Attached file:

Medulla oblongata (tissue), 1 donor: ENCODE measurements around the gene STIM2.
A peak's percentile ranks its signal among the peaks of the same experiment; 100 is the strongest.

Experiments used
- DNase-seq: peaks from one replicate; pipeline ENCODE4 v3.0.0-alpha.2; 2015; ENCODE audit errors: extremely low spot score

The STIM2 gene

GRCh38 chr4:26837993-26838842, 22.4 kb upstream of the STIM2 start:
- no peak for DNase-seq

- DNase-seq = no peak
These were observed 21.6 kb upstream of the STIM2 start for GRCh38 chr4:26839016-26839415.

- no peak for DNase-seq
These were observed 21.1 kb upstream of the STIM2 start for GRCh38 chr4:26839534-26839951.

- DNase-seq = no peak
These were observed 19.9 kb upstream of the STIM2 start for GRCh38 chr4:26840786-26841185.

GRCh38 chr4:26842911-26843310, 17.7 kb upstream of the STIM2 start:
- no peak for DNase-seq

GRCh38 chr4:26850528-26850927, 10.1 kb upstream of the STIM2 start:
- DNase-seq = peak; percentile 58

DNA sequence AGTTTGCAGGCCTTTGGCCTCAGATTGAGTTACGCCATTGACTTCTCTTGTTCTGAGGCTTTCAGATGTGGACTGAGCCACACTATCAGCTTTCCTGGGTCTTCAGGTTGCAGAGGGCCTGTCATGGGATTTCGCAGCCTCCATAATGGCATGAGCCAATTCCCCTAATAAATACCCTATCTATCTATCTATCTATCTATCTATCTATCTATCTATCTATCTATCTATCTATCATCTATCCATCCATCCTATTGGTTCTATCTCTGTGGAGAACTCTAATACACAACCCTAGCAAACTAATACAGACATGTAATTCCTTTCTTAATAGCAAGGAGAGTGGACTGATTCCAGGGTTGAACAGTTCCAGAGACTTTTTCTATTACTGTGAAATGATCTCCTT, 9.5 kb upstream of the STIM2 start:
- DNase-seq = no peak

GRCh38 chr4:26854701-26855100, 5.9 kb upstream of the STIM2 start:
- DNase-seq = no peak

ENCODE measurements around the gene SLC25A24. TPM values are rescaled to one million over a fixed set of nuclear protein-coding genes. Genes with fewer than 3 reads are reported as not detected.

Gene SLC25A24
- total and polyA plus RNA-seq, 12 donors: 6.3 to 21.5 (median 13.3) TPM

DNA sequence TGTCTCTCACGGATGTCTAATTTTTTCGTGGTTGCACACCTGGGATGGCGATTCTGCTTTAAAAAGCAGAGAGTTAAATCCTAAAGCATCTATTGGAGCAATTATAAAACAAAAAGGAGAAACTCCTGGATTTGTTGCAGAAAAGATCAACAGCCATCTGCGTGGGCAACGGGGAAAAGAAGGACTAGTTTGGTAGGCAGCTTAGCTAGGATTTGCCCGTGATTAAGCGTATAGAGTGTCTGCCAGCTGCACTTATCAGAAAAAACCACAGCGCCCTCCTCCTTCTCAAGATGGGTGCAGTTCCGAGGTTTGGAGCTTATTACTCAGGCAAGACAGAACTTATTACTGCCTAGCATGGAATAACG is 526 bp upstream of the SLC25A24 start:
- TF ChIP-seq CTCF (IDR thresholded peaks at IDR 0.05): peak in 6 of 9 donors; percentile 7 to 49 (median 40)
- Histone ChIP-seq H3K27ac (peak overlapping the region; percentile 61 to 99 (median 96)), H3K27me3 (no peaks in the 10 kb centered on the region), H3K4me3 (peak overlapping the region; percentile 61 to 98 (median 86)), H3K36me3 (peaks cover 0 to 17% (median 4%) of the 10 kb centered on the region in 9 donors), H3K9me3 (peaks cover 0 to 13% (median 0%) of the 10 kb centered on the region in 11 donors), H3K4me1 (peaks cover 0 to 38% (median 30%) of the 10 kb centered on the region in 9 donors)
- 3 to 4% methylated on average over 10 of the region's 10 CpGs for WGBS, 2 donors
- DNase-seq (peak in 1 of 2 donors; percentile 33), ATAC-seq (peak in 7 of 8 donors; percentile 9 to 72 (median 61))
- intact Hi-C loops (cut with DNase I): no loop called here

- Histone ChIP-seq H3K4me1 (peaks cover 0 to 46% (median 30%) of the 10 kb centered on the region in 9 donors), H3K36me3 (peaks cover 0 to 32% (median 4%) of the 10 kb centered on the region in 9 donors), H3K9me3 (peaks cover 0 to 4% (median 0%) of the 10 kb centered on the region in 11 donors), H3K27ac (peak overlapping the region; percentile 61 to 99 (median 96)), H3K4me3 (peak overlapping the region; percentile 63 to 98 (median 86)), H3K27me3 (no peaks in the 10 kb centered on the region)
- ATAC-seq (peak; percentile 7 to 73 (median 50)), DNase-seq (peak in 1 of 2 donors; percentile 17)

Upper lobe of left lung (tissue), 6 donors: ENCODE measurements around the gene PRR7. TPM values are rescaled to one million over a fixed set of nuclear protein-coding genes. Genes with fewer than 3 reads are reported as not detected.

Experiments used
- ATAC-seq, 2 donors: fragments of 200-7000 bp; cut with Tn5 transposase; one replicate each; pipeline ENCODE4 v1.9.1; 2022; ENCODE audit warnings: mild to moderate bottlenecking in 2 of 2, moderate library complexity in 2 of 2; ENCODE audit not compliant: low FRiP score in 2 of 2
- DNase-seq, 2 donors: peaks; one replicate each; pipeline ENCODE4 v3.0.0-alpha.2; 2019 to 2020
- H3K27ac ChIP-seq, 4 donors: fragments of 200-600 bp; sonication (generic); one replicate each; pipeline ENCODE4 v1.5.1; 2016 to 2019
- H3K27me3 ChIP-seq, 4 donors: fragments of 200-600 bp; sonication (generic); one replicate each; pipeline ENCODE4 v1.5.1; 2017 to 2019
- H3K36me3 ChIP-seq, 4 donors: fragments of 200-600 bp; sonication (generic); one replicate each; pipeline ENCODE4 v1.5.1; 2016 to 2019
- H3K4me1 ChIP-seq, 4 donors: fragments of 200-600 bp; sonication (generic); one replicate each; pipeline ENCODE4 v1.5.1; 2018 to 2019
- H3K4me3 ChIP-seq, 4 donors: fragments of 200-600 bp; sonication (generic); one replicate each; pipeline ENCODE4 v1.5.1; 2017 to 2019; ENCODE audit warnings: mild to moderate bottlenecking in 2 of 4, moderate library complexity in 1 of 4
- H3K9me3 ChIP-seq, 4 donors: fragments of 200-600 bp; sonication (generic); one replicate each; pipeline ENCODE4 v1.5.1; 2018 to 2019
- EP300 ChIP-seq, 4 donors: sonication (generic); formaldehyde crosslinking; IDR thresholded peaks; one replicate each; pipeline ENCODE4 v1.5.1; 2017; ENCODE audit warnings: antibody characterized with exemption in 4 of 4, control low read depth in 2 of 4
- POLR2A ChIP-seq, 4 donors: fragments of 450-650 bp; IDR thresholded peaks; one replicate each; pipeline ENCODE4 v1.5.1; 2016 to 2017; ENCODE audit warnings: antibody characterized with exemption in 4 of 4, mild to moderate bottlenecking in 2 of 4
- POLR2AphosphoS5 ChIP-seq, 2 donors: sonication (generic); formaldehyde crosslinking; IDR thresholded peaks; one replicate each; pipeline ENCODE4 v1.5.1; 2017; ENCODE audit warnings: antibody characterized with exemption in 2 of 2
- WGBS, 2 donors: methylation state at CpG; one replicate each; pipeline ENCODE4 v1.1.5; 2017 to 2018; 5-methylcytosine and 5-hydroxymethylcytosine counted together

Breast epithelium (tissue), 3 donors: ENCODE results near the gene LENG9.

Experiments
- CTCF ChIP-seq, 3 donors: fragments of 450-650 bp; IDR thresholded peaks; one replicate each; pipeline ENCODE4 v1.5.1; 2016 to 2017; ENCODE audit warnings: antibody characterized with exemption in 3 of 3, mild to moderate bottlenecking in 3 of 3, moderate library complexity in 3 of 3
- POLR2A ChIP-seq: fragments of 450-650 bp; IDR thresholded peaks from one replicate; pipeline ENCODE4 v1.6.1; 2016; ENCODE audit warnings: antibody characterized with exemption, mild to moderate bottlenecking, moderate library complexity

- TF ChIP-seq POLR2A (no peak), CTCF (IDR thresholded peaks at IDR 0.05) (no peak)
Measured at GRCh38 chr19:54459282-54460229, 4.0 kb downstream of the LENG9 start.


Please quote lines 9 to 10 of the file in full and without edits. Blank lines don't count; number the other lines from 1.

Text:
These were observed 21.6 kb upstream of the STIM2 start for GRCh38 chr4:26839016-26839415.

- no peak for DNase-seq